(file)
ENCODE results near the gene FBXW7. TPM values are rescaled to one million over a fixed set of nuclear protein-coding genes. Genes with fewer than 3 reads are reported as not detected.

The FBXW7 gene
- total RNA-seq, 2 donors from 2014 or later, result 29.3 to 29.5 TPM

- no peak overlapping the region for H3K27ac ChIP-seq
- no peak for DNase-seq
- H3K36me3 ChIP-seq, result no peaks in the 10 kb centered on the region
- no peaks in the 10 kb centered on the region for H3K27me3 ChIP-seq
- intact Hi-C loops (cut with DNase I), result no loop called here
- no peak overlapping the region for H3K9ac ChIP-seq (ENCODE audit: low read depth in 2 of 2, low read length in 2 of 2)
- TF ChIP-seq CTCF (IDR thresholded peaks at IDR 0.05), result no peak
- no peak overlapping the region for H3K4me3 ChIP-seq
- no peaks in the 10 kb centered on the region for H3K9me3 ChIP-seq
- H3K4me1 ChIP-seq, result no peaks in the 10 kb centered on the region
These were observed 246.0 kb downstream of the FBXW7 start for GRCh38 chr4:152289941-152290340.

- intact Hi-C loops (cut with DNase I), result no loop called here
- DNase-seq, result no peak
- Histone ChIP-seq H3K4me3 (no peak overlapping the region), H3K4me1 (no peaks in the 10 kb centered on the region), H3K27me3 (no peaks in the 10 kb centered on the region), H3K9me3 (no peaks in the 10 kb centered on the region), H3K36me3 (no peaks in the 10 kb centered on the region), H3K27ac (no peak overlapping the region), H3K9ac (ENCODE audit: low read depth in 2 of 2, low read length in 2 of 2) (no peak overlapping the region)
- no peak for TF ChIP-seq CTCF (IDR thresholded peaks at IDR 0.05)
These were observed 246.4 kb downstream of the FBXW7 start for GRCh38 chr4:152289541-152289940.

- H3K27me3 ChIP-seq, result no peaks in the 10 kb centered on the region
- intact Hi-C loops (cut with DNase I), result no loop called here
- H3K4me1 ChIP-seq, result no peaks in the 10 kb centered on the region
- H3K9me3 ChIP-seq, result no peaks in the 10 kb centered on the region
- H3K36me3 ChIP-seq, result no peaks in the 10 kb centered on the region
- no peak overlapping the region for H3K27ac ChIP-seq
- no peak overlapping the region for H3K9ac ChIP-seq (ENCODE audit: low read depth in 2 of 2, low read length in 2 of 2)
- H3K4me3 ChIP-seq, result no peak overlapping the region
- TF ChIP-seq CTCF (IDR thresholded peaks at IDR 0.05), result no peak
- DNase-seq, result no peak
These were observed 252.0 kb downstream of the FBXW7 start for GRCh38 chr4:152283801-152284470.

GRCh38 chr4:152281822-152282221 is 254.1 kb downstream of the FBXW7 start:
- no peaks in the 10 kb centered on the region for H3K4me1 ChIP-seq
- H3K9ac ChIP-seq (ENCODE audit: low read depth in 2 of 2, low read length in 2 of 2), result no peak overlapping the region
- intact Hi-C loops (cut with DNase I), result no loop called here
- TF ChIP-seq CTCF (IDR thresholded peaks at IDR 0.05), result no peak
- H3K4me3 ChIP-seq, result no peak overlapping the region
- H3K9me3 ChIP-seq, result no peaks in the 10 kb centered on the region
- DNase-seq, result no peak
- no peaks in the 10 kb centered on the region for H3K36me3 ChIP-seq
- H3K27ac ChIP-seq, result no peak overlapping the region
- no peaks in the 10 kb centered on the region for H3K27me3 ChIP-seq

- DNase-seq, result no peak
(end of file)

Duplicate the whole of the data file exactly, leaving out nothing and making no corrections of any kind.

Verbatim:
ENCODE results near the gene FBXW7. TPM values are rescaled to one million over a fixed set of nuclear protein-coding genes. Genes with fewer than 3 reads are reported as not detected.

The FBXW7 gene
- total RNA-seq, 2 donors from 2014 or later, result 29.3 to 29.5 TPM

- no peak overlapping the region for H3K27ac ChIP-seq
- no peak for DNase-seq
- H3K36me3 ChIP-seq, result no peaks in the 10 kb centered on the region
- no peaks in the 10 kb centered on the region for H3K27me3 ChIP-seq
- intact Hi-C loops (cut with DNase I), result no loop called here
- no peak overlapping the region for H3K9ac ChIP-seq (ENCODE audit: low read depth in 2 of 2, low read length in 2 of 2)
- TF ChIP-seq CTCF (IDR thresholded peaks at IDR 0.05), result no peak
- no peak overlapping the region for H3K4me3 ChIP-seq
- no peaks in the 10 kb centered on the region for H3K9me3 ChIP-seq
- H3K4me1 ChIP-seq, result no peaks in the 10 kb centered on the region
These were observed 246.0 kb downstream of the FBXW7 start for GRCh38 chr4:152289941-152290340.

- intact Hi-C loops (cut with DNase I), result no loop called here
- DNase-seq, result no peak
- Histone ChIP-seq H3K4me3 (no peak overlapping the region), H3K4me1 (no peaks in the 10 kb centered on the region), H3K27me3 (no peaks in the 10 kb centered on the region), H3K9me3 (no peaks in the 10 kb centered on the region), H3K36me3 (no peaks in the 10 kb centered on the region), H3K27ac (no peak overlapping the region), H3K9ac (ENCODE audit: low read depth in 2 of 2, low read length in 2 of 2) (no peak overlapping the region)
- no peak for TF ChIP-seq CTCF (IDR thresholded peaks at IDR 0.05)
These were observed 246.4 kb downstream of the FBXW7 start for GRCh38 chr4:152289541-152289940.

- H3K27me3 ChIP-seq, result no peaks in the 10 kb centered on the region
- intact Hi-C loops (cut with DNase I), result no loop called here
- H3K4me1 ChIP-seq, result no peaks in the 10 kb centered on the region
- H3K9me3 ChIP-seq, result no peaks in the 10 kb centered on the region
- H3K36me3 ChIP-seq, result no peaks in the 10 kb centered on the region
- no peak overlapping the region for H3K27ac ChIP-seq
- no peak overlapping the region for H3K9ac ChIP-seq (ENCODE audit: low read depth in 2 of 2, low read length in 2 of 2)
- H3K4me3 ChIP-seq, result no peak overlapping the region
- TF ChIP-seq CTCF (IDR thresholded peaks at IDR 0.05), result no peak
- DNase-seq, result no peak
These were observed 252.0 kb downstream of the FBXW7 start for GRCh38 chr4:152283801-152284470.

GRCh38 chr4:152281822-152282221 is 254.1 kb downstream of the FBXW7 start:
- no peaks in the 10 kb centered on the region for H3K4me1 ChIP-seq
- H3K9ac ChIP-seq (ENCODE audit: low read depth in 2 of 2, low read length in 2 of 2), result no peak overlapping the region
- intact Hi-C loops (cut with DNase I), result no loop called here
- TF ChIP-seq CTCF (IDR thresholded peaks at IDR 0.05), result no peak
- H3K4me3 ChIP-seq, result no peak overlapping the region
- H3K9me3 ChIP-seq, result no peaks in the 10 kb centered on the region
- DNase-seq, result no peak
- no peaks in the 10 kb centered on the region for H3K36me3 ChIP-seq
- H3K27ac ChIP-seq, result no peak overlapping the region
- no peaks in the 10 kb centered on the region for H3K27me3 ChIP-seq

- DNase-seq, result no peak